It is known in the prior art to utilize the Digital Imaging in Communication and Medicine (DICOM) standard to electronically transfer diagnostic imaging studies from a modality or PACS (Picture Archiving and Communications System) (both of which may be referred to as an “imaging device” herein) to a remote user. Examples of modalities include CAT scanners, X-ray machines, and MRI machines. The output of these devices may be referred to herein as a “diagnostic imaging study”. In many cases the diagnostic imaging study will include one or more images. In many cases, the diagnostic imaging study will contain several images.

Many operators of imaging devices may experience difficulties in ensuring timely and competent interpretations of imaging studies. These difficulties may arise from many different sources. For example, the imaging device operator may create more studies than may be interpreted by on location interpreters. That is, the interpreters that are located at the operator of the imaging device (e.g., a hospital) may not have the time to return interpretations in a timely manner.

Delays in receiving an interpretation may effect the profitability of an operator of an imaging device. This effect may come from billing requirements imposed upon the operator of the modality. In particular, the operator is not allowed to charge for a procedure until a final interpretation of the images has been completed. A final interpretation may only be made using diagnostic quality images, i.e., where the images being interpreted essentially are an exact facsimile of the images output by the modality, without any change in resolution.

In addition, the costs associated with hiring additional interpreters (e.g., radiologists) may exceed the budget of a particular image operator. For instance, a small hospital in a relatively unpopulated area may not have the resources or the demand to hire a full time specialist to interpret images. The small hospital, however, may still need, for time to time, to have interpretations done on imaging studies.

Furthermore, some interpreters at one location may have free time that they could devote to interpreting imaging studies from other locations.

SUMMARY OF THE INVENTION

Embodiments of the present invention may solve one or more of the above mentioned limitations of the prior art. For instance, embodiments of the present invention may allow operators of imaging devices to make a particular imaging study available to one or more interpreters that may be located in a location remote from the operators. In addition, some embodiments may allow for interpreters to place “bids” on the interpretations. Bidding could include price, time of interpretation or any other requirement. For instance, if multiple interpreters are simultaneously presented with a imaging study, the first to respond may provide interpretation. In another example, the interpreter that offers to provide the interpretation for the lowest amount may be awarded the interpretation. In this manner, operators of imaging devices may be able to receive more timely or more cost efficient (or both) interpretations of medical imaging studies.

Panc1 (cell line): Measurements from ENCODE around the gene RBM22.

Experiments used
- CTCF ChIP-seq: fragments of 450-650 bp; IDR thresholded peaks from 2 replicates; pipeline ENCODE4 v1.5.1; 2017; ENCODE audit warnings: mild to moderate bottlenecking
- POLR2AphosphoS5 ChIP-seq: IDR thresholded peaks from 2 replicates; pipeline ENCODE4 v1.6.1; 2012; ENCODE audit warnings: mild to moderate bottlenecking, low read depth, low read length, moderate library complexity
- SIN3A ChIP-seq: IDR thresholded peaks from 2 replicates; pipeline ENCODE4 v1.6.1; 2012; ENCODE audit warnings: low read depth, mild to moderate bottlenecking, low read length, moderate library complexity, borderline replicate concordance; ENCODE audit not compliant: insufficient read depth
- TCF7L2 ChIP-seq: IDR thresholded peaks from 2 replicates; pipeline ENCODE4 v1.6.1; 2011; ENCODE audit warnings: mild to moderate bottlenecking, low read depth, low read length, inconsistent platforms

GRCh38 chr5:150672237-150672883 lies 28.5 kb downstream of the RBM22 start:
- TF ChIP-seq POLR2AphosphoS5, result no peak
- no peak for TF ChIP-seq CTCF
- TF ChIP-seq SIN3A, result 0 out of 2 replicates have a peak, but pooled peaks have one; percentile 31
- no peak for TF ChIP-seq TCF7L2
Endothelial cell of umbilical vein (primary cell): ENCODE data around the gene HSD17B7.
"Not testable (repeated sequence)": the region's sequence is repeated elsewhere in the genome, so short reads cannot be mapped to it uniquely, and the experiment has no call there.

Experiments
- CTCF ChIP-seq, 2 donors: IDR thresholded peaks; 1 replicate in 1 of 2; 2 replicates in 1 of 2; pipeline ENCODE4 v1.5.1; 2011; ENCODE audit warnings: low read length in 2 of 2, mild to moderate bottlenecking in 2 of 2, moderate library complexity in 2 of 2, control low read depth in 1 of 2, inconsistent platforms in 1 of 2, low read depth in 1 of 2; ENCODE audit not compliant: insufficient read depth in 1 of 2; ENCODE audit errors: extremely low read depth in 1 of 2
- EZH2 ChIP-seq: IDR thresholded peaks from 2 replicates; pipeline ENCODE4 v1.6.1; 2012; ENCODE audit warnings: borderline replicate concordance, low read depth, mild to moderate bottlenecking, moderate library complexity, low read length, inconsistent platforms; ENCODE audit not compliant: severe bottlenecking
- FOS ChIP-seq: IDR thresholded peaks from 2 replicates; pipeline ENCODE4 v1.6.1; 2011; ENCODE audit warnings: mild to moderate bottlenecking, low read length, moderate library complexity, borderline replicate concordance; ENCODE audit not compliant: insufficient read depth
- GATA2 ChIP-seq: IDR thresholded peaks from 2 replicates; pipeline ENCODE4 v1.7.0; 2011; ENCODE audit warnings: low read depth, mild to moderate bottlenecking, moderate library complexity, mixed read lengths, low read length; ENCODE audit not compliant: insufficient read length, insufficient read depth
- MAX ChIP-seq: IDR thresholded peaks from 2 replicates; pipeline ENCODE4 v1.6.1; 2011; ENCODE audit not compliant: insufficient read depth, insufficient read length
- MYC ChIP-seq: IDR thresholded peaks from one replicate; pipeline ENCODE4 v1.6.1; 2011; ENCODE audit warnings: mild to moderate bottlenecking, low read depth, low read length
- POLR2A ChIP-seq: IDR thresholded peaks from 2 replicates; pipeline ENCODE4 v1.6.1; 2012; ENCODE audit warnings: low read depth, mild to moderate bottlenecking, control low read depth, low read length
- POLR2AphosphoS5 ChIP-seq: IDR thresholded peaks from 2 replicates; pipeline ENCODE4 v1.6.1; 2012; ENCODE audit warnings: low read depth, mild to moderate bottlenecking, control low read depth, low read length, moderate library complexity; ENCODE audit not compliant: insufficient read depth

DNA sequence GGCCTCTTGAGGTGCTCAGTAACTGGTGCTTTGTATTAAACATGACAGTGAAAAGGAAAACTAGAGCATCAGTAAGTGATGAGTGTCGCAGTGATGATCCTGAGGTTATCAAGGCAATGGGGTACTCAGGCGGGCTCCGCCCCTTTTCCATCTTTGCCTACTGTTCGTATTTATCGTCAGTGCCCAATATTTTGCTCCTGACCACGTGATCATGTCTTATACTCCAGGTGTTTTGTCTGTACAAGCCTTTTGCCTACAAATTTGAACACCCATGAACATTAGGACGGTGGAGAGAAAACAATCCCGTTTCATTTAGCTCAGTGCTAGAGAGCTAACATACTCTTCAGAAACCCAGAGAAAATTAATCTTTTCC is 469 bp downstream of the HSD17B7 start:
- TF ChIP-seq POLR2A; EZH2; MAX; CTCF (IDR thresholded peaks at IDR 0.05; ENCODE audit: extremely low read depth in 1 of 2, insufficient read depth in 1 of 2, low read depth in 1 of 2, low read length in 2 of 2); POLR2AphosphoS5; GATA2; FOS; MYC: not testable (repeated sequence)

BRIEF DESCRIPTION OF THE DRAWINGS

The foregoing features of the invention will be more readily understood by reference to the following detailed description, taken with reference to the accompanying drawings, in which:

FIG. 1 is an example of a system on which embodiments of the present invention may be implemented;

FIG. 2 is a flowchart showing one embodiment of the process that occurs in the translator;

FIG. 3 shows an embodiment of the operations that may be performed in the second translator;

FIG. 4 is a flow diagram showing one embodiment of distributing image data; and

FIG. 5 is a flow diagram by which the operator of an imaging device may get one or more interpretations of a study.

DETAILED DESCRIPTION OF SPECIFIC EMBODIMENTS

Referring now to FIG. 1, in some embodiments of the present invention, the system 100 may include imaging device 102. Of course, an imaging device is not required and the system may receive images from any source. This imaging device 102 may be any type of modality that may take diagnostic images of a patient. For example, the imaging device 102 may be an MRI machine, a digital X-ray machine, a CAT scan machine or any other type device. In other embodiments, the imaging device 102 may be any type of imaging device whether or not it is used for a diagnostic image of the human or not. For instance, the imaging device 102 could be an electron microscope or the like. The imaging device 102 transfers the images to other devices in the internal network 105 at the location where the imaging device 102 is located. For instance the internal network 105 could be a local area network (LAN) that has a plurality of devices connected to it. For instance, the imaging device 102 could be connected via the internal network 105 to a translator 104 and a PACS 107. As shown the network is connected to a PACS 107. Of course, this element is optional and could be omitted or other elements could be coupled to the network 105, or the imaging device 102 could transfer the diagnostic imaging study to a PACS 107 which in turn transfers it to the translator 104.